Welcome to Writing Prompt Pit Stop! It’s no secret that my name is different than most others, and I’ve never met another with my first name…and I get that all the time, people upon hearing my name for the first time saying they’ve “never heard that before.” I take pride in my first name now, but for at least the first 20 years of my life it was a thorn in my side…as an only child, I was extremely shy…and during my elementary school years and even during high school, it was embarrassing to have my name draw attention to me. And it did, on the first day of classes, inevitably the teacher would be calling roll…stop dead in their tracks…and then they would make an attempt to sound out my name, if they even attempted at all (this was back in the 60s and 70s when unusual names were not that common, nowadays this may sound absurd). I would slowly raise my hand and pronounce it for them, as everyone stared at me. Eventually, I did find some humor in it as my other classmates that knew me would catch on to this phenomenon, year after year, and either say it with me or they’d laugh…because friends knew my face would turn 10 shades of red.
As an adult, I’ve learned to treasure my name. Especially, as a creative person who writes and paints because it certainly does stand out. And, even though I used to blame my mom for saddling me with that name for life, I’m glad she did. In fact, in a phone conversation last week she was telling me how my great aunt warned her against spelling my name the way she did when I was born, as no one would ever pronounce it correctly. It turns out, my great aunt was right more often than not (she was a school teacher), but because of the way my name is spelled it makes it even more unique, so I’m glad my mom held her ground.
I’ve written about my name in one poem, with my first name as the title that is in the chapbook, A Charm Bracelet For Cruising (Winged City Press, 2009), and recently because of conversation in my classes with students this year I came up with some ideas for students to write about their names. In one class I have three Kaitlin’s, and even though on my roster they are each spelled different, they all sound the same – hence, when I say their name and they’re all sitting in the same vicinity – they all think I’m talking to them. In my poem, I speak of what it’s like “when someone speaks my name/ no one else turns around.” But, I find it interesting that I will never know what it’s like to have a common name, and what that must be like to share a name….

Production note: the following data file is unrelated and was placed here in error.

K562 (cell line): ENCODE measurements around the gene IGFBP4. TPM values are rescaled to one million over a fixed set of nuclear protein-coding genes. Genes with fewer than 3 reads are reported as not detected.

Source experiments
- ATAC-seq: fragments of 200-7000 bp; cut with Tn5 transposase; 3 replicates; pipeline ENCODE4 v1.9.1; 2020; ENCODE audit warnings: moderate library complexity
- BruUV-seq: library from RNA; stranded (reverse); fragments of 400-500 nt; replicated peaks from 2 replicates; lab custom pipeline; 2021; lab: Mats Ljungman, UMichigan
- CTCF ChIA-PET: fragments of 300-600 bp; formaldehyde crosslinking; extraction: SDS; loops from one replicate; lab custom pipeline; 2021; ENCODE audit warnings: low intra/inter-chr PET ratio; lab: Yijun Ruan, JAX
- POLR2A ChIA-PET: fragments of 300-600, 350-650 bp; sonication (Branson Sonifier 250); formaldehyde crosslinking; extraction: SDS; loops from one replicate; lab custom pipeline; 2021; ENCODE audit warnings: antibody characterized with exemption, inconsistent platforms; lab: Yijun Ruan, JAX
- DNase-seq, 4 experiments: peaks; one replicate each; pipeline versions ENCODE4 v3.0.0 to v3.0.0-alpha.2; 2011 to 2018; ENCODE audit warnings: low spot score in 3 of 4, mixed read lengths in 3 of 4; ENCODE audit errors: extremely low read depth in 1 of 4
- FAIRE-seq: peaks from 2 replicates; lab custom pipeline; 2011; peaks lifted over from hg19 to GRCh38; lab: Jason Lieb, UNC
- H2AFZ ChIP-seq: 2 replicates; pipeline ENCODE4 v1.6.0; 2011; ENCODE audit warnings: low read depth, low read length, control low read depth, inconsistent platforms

So for your 59th Prompt(s) I thought we’d have some fun with your names or those of your characters:
“Playing the Name Blame”
1) In your daybook, write about your name. It can be your first or your last. What troubles or misunderstandings has it caused you? How did you get your name? Was it a family name, one that was put together (as mine was) to incorporate both parent’s or grandparent’s names? If you have a common name, what is it like to be in a classroom or a meeting and someone says your name? If you have an uncommon name, what are some of the things you’ve had to resort to to explain your name to others? Pick one of these questions that gave you the most traction, and write for 10 minutes.
2) Write a poem, essay, or a story about your name. You can use some of the freewriting that you got from the above prompt to give you some ideas.
3) If you write plays or fiction, you know that names are really important to your characters/protagonists/antagonists. What do you do when you’re first contemplating a character to come up with their names? Do you do research to see what their names mean? Do you associate them with someone you know that has that name? How might it affect your character if they dealt with a problem with their name?
4) What might it be like if your character (or you) had the same name as a serial killer or some other unsavory person? On the flipside, what if they shared their name (or you do) with someone really popular…a celebrity, a president, etc.? What antics or wants/needs might ensue?
5) If you’re interested, I’m always open to any sharing of your work, or comments on this blog…or you can contact me at email@example.com